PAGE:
IT departments typically manage this information internally, but it is also important that the governance team has insight into these processes.  The team should also regularly review any knowledge base sites and keep those up to date with the latest SharePoint content.


Best Practice #3:  Review Analytics Regularly

The hard work may be over when the site goes live, but that doesn’t mean improvements should not continue to be made.  One thing that governance teams can do well is help push new development and additional phases of your SharePoint projects.  If they can see concrete analytics, they can make informed decisions on where time and money should be dedicated.  The general usage reports in SharePoint 2013 leave a lot to be desired; however, there are out-of-the-box usage reports that will show the popularity of any given item, document, or page.  Google Analytics can also be easily plugged into your site’s masterpage, to give a more robust analysis.  There are also third party tools built specifically for SharePoint usage.


One area that SharePoint 2013 does offer robust analytics for is search.  This is extremely important for a governance team to monitor.  Search tends to be a feature that is hard to customize when the content is fresh, but it can become extremely powerful as is grows.  Using the out of the box analytics for search, you can discover:

  • How many queries are happening during a given time period?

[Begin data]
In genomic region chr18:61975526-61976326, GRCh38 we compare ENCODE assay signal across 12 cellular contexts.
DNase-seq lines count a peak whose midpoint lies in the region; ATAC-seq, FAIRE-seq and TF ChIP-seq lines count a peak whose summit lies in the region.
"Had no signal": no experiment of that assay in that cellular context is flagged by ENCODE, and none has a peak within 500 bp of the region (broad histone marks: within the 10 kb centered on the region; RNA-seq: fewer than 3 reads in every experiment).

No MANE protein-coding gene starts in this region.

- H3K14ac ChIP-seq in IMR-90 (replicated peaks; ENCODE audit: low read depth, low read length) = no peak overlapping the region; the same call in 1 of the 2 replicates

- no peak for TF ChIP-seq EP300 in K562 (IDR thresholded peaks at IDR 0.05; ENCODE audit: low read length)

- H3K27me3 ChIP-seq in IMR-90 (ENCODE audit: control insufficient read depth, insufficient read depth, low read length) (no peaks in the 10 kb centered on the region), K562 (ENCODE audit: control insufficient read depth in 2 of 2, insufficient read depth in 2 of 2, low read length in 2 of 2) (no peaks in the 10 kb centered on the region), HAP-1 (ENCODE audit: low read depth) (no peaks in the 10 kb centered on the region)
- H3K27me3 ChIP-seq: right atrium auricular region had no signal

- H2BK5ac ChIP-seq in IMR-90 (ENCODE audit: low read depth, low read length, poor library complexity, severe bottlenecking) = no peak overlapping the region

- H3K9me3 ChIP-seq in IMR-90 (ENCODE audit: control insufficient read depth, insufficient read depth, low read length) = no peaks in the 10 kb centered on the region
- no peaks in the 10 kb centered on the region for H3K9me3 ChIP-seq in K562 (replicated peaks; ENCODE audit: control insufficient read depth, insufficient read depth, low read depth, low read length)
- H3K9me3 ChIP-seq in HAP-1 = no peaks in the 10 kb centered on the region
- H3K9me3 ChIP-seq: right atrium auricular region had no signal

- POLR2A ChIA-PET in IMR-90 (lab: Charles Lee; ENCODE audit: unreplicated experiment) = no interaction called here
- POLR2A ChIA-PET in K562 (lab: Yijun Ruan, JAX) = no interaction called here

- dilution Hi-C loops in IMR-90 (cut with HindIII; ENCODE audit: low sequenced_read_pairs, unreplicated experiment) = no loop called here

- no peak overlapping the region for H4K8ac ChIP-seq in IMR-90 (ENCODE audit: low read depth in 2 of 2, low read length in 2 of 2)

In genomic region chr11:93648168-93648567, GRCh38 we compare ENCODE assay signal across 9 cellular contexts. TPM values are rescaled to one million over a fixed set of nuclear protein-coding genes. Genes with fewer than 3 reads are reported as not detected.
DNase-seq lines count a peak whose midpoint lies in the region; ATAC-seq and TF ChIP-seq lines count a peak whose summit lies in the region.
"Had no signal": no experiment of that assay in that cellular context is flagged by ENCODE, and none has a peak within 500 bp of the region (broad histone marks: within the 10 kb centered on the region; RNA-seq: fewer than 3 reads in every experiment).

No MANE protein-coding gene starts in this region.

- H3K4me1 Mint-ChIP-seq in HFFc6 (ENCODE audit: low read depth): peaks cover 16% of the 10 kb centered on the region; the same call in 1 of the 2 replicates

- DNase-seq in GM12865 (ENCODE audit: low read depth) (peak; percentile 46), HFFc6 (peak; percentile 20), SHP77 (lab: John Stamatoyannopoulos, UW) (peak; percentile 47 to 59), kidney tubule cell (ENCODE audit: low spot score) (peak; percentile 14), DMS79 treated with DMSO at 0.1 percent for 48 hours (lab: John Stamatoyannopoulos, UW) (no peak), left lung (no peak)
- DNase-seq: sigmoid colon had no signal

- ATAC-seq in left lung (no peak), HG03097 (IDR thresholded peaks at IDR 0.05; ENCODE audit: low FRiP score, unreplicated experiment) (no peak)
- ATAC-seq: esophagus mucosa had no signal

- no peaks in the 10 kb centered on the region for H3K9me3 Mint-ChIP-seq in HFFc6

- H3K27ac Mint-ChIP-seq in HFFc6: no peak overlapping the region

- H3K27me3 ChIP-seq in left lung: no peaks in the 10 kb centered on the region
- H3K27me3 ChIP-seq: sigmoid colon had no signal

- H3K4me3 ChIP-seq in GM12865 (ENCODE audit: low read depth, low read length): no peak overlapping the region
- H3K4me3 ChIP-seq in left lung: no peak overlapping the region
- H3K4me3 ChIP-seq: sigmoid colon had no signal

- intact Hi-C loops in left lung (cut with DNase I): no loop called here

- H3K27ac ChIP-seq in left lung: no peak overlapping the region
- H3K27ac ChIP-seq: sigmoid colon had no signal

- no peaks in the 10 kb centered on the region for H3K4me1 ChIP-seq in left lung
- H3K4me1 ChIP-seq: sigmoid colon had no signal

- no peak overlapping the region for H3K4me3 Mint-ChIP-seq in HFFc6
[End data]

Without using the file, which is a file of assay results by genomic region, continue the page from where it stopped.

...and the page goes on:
• What are the top queries?  Why are they constantly searching for that?  Should it be on the home page?

  • What queries are abandoned?  What can be done to make the results for that more relevant?

  • What queries returned zero results?  Why is nothing returned?  Is there enough metadata?  Is that content being crawled?


Best Practice #4:  Consider Third Party Tools

Whether you are dealing with a huge SharePoint farm or have a leaner organization, it may become necessary to explore third party applications to assist with governance tasks.  There are some solid options out there from companies like AvePoint, Sharegate, and Metalogix.  These tools can range greatly in price and difficulty of install and configuration.  Before shopping for a tool, spend a little time thinking through exactly what the holes in your process are.  Ask specific questions of the vendor to make sure their tool is the best fit for you.  How can your tool help ensure permission polices are followed?  If users forget to archive information, how can your tool automate content lifecycles?  Besides the out-of-the-box usage reports, how can your tool help me monitor user adoption?  How long does it take to install and configure your tool?  These vendors will typically provide you with a temporary license or demo environment to try the tool.  It is also extremely important to verify what the tool can do, if you are planning to move to Office 365.


Governance in SharePoint can be a beast, but hopefully by taking time to implement best practices, you can start off on the right foot and end up with a SharePoint environment that is well managed and maintained.

Looking for some professional assistance with your SharePoint governance plan?  Request a free SharePoint consultation with one of our SharePoint experts, and see how Codesigned can help!